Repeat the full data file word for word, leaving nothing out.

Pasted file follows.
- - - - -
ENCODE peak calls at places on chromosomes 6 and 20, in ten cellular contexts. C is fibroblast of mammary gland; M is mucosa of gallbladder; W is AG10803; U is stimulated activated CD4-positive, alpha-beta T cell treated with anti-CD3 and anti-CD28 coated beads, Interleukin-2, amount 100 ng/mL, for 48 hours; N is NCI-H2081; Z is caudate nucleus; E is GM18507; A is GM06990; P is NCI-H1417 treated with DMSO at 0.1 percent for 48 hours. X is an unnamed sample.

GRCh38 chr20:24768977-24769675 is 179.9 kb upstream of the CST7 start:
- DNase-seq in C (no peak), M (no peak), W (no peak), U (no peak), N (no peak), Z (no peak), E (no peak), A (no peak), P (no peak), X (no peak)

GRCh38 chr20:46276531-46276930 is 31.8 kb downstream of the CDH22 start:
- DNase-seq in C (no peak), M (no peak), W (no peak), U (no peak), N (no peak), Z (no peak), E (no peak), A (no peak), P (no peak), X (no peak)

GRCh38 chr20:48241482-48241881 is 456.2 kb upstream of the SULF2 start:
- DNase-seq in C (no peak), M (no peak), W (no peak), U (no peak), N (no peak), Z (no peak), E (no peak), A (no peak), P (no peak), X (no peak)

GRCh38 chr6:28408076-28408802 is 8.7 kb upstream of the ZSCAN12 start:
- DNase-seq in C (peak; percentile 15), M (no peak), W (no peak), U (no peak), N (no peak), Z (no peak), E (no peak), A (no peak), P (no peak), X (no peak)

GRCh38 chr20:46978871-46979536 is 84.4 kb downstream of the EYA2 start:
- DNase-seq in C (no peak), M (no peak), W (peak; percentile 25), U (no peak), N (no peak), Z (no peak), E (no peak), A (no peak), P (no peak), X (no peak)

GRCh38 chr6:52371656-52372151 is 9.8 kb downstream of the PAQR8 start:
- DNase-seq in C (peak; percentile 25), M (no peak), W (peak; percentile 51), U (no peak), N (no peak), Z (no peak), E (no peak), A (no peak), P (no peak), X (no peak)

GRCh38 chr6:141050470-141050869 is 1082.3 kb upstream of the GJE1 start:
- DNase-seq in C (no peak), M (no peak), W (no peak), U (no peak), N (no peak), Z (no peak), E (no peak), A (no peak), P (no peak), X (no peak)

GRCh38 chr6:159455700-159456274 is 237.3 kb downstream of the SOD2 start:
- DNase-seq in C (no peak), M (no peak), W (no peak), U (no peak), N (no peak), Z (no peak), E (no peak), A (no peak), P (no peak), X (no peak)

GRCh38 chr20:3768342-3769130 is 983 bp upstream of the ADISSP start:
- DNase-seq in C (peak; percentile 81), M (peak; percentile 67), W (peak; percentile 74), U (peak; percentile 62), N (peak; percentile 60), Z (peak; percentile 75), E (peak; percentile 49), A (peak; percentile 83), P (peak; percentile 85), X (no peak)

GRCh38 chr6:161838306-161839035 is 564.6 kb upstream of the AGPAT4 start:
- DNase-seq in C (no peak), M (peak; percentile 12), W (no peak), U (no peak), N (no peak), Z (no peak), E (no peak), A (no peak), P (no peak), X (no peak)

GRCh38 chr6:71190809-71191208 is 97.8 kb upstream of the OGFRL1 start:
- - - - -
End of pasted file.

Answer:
ENCODE peak calls at places on chromosomes 6 and 20, in ten cellular contexts. C is fibroblast of mammary gland; M is mucosa of gallbladder; W is AG10803; U is stimulated activated CD4-positive, alpha-beta T cell treated with anti-CD3 and anti-CD28 coated beads, Interleukin-2, amount 100 ng/mL, for 48 hours; N is NCI-H2081; Z is caudate nucleus; E is GM18507; A is GM06990; P is NCI-H1417 treated with DMSO at 0.1 percent for 48 hours. X is an unnamed sample.

GRCh38 chr20:24768977-24769675 is 179.9 kb upstream of the CST7 start:
- DNase-seq in C (no peak), M (no peak), W (no peak), U (no peak), N (no peak), Z (no peak), E (no peak), A (no peak), P (no peak), X (no peak)

GRCh38 chr20:46276531-46276930 is 31.8 kb downstream of the CDH22 start:
- DNase-seq in C (no peak), M (no peak), W (no peak), U (no peak), N (no peak), Z (no peak), E (no peak), A (no peak), P (no peak), X (no peak)

GRCh38 chr20:48241482-48241881 is 456.2 kb upstream of the SULF2 start:
- DNase-seq in C (no peak), M (no peak), W (no peak), U (no peak), N (no peak), Z (no peak), E (no peak), A (no peak), P (no peak), X (no peak)

GRCh38 chr6:28408076-28408802 is 8.7 kb upstream of the ZSCAN12 start:
- DNase-seq in C (peak; percentile 15), M (no peak), W (no peak), U (no peak), N (no peak), Z (no peak), E (no peak), A (no peak), P (no peak), X (no peak)

GRCh38 chr20:46978871-46979536 is 84.4 kb downstream of the EYA2 start:
- DNase-seq in C (no peak), M (no peak), W (peak; percentile 25), U (no peak), N (no peak), Z (no peak), E (no peak), A (no peak), P (no peak), X (no peak)

GRCh38 chr6:52371656-52372151 is 9.8 kb downstream of the PAQR8 start:
- DNase-seq in C (peak; percentile 25), M (no peak), W (peak; percentile 51), U (no peak), N (no peak), Z (no peak), E (no peak), A (no peak), P (no peak), X (no peak)

GRCh38 chr6:141050470-141050869 is 1082.3 kb upstream of the GJE1 start:
- DNase-seq in C (no peak), M (no peak), W (no peak), U (no peak), N (no peak), Z (no peak), E (no peak), A (no peak), P (no peak), X (no peak)

GRCh38 chr6:159455700-159456274 is 237.3 kb downstream of the SOD2 start:
- DNase-seq in C (no peak), M (no peak), W (no peak), U (no peak), N (no peak), Z (no peak), E (no peak), A (no peak), P (no peak), X (no peak)

GRCh38 chr20:3768342-3769130 is 983 bp upstream of the ADISSP start:
- DNase-seq in C (peak; percentile 81), M (peak; percentile 67), W (peak; percentile 74), U (peak; percentile 62), N (peak; percentile 60), Z (peak; percentile 75), E (peak; percentile 49), A (peak; percentile 83), P (peak; percentile 85), X (no peak)

GRCh38 chr6:161838306-161839035 is 564.6 kb upstream of the AGPAT4 start:
- DNase-seq in C (no peak), M (peak; percentile 12), W (no peak), U (no peak), N (no peak), Z (no peak), E (no peak), A (no peak), P (no peak), X (no peak)

GRCh38 chr6:71190809-71191208 is 97.8 kb upstream of the OGFRL1 start: